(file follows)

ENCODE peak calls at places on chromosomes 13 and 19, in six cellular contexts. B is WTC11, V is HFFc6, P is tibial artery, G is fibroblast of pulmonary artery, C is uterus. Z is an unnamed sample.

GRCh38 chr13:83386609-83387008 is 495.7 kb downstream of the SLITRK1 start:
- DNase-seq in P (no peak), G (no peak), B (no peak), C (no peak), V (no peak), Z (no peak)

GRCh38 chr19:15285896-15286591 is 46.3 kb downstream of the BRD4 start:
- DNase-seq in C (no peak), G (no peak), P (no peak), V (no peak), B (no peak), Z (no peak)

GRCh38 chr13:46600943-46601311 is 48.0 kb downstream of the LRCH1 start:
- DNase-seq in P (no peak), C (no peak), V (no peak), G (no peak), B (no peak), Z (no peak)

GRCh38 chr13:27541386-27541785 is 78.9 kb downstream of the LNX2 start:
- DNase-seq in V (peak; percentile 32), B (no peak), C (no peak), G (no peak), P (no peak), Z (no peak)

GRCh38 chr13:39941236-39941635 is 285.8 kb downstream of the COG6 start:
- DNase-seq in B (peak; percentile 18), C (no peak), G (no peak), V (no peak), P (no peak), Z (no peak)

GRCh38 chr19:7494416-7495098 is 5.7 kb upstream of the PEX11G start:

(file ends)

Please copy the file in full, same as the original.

ENCODE peak calls at places on chromosomes 13 and 19, in six cellular contexts. B is WTC11, V is HFFc6, P is tibial artery, G is fibroblast of pulmonary artery, C is uterus. Z is an unnamed sample.

GRCh38 chr13:83386609-83387008 is 495.7 kb downstream of the SLITRK1 start:
- DNase-seq in P (no peak), G (no peak), B (no peak), C (no peak), V (no peak), Z (no peak)

GRCh38 chr19:15285896-15286591 is 46.3 kb downstream of the BRD4 start:
- DNase-seq in C (no peak), G (no peak), P (no peak), V (no peak), B (no peak), Z (no peak)

GRCh38 chr13:46600943-46601311 is 48.0 kb downstream of the LRCH1 start:
- DNase-seq in P (no peak), C (no peak), V (no peak), G (no peak), B (no peak), Z (no peak)

GRCh38 chr13:27541386-27541785 is 78.9 kb downstream of the LNX2 start:
- DNase-seq in V (peak; percentile 32), B (no peak), C (no peak), G (no peak), P (no peak), Z (no peak)

GRCh38 chr13:39941236-39941635 is 285.8 kb downstream of the COG6 start:
- DNase-seq in B (peak; percentile 18), C (no peak), G (no peak), V (no peak), P (no peak), Z (no peak)

GRCh38 chr19:7494416-7495098 is 5.7 kb upstream of the PEX11G start: